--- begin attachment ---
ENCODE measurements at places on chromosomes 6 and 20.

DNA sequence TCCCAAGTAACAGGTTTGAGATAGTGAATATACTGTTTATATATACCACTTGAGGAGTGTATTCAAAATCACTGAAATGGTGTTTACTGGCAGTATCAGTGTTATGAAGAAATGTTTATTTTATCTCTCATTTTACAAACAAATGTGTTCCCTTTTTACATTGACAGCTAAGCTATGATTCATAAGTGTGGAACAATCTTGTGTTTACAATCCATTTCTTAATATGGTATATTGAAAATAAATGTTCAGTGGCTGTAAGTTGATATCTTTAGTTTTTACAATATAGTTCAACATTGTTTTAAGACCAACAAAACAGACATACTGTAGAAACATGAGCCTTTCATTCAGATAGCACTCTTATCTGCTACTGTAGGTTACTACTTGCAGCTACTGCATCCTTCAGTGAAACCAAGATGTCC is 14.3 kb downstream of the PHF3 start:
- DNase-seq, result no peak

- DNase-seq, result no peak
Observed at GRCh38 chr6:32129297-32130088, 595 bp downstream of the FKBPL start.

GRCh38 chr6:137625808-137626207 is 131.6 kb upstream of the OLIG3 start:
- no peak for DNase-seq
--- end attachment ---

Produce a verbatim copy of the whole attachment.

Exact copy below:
ENCODE measurements at places on chromosomes 6 and 20.

DNA sequence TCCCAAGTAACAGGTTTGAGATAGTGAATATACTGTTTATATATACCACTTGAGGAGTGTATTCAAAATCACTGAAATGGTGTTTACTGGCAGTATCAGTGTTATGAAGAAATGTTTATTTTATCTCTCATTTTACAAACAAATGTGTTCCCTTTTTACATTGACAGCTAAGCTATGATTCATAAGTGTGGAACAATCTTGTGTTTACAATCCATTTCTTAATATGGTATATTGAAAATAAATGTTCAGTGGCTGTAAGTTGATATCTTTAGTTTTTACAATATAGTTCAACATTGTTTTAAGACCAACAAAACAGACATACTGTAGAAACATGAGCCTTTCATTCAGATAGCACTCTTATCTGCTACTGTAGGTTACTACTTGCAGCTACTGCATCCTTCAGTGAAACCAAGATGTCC is 14.3 kb downstream of the PHF3 start:
- DNase-seq, result no peak

- DNase-seq, result no peak
Observed at GRCh38 chr6:32129297-32130088, 595 bp downstream of the FKBPL start.

GRCh38 chr6:137625808-137626207 is 131.6 kb upstream of the OLIG3 start:
- no peak for DNase-seq